Shortly after the opening of “Mary Poppins” at HCT, some of the members of the company tested positive for COVID-19, resulting in the cancellation of the show for two weeks. But the show is up and running again, and like patrons, actors are required to wear masks during rehearsals and off-stage during performances.
“The second they get off-stage, they get their masks on. It’s kind of humorous. I’ve watched on three different occasions when actors have forgotten that they’ve had their masks on and they come on stage with their masks,” Dietlein laughed.
Dietlein also noted that none of the more than 33,000 patrons that have attended Hale since its reopening has contracted the virus.
“We’re really pleased with that, and we’re very, very rigid on all of our requirements,” he said.
The future of live theater
Dietlein said they’ve been averaging about 70% capacity. All patrons attending Hale Center Theatre are required to wear masks until they exit the theater at the conclusion of the show — and ushers enforce that rule throughout the shows. Dietlein said their safety plan also includes a “strict cleaning regimen, social distancing in bathroom and box office lines, masks and gloves worn by all ushers and office personnel, plexiglass partitions and hand sanitizing stations.”
“The great majority of patrons who have come back to see shows at HCT are very excited to have the experience of seeing shows again and to have some sense of normalcy restored,” he said. “We make it easy for those who want to have a theater experience and we make it easy for those who need to stay home. We believe it will be quite some time before all patrons feel comfortable returning back to enjoy live entertainment.”
But Dietlein said he thinks Hale Center Theatre won’t return to full capacity until everyone who wants to has been vaccinated to prevent COVID-19.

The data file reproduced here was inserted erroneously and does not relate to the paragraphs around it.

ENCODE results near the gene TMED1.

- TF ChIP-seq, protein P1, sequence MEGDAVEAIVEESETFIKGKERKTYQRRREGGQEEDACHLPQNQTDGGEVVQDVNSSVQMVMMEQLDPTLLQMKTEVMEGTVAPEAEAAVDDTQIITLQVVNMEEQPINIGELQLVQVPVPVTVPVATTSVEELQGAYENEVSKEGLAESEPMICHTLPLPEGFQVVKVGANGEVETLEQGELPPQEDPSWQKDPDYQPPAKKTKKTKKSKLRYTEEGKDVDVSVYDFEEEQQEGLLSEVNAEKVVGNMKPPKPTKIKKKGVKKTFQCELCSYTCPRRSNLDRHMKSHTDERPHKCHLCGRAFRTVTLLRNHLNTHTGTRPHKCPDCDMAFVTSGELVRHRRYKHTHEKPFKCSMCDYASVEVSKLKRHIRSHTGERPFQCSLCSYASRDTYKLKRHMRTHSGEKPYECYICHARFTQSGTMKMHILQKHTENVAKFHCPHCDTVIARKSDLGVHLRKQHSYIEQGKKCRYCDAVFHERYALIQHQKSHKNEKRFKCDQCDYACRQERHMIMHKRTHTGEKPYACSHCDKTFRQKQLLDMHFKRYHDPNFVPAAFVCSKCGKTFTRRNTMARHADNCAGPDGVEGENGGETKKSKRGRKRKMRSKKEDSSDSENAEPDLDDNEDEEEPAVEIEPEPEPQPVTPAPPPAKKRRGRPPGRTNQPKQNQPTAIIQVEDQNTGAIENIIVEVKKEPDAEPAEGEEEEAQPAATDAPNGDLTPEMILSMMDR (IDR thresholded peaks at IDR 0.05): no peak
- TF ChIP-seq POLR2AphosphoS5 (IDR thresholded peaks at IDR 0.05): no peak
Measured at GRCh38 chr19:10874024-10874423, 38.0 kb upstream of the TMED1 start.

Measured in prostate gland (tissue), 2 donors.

Azenberg agreed that it’s going to be a while — most likely not until there is a vaccine — before patrons feel totally comfortable coming back to the theater. It’s also going to be a while before several actors have work again.
“There are professional artists who derive their living, pay their rent by doing this kind of work, who have no work for the foreseeable future,” she said. “And I’m not talking about weeks. I’m talking about months and months.”
Azenberg said it’s “heartbreaking” for her to see so many people who have invested their entire careers into theater to suddenly find themselves in a position of complete uncertainty regarding their employment.
“I think, right now in this country, that’s not really something people are talking about,” she said. “And I understand we’re in a giant pandemic, and there are a myriad of issues that need to be wrestled with right now. But these people are going to have to make choices about their lives in order to pay their rent and their mortgage and feed their families.”
Azenberg has tried to help people have work by rehiring some costume shop employees full-time to sew and sell masks — some of which are made from costumes from the theater’s most memorable shows — as well as repurposing other products to sell.
Though the future of live theater is uncertain, Azenberg said there are things everyone can do to support theaters now.
“If you have the means to obviously support them financially, absolutely. But, you know, if you don’t, and you can buy a mask, that’s great. If you can spread the word of what kinds of things theaters are doing, or artists are doing to help bridge the gap at this point, you know, I realize lots of people are in difficult times right now. But some of the support is also just about spreading the word.”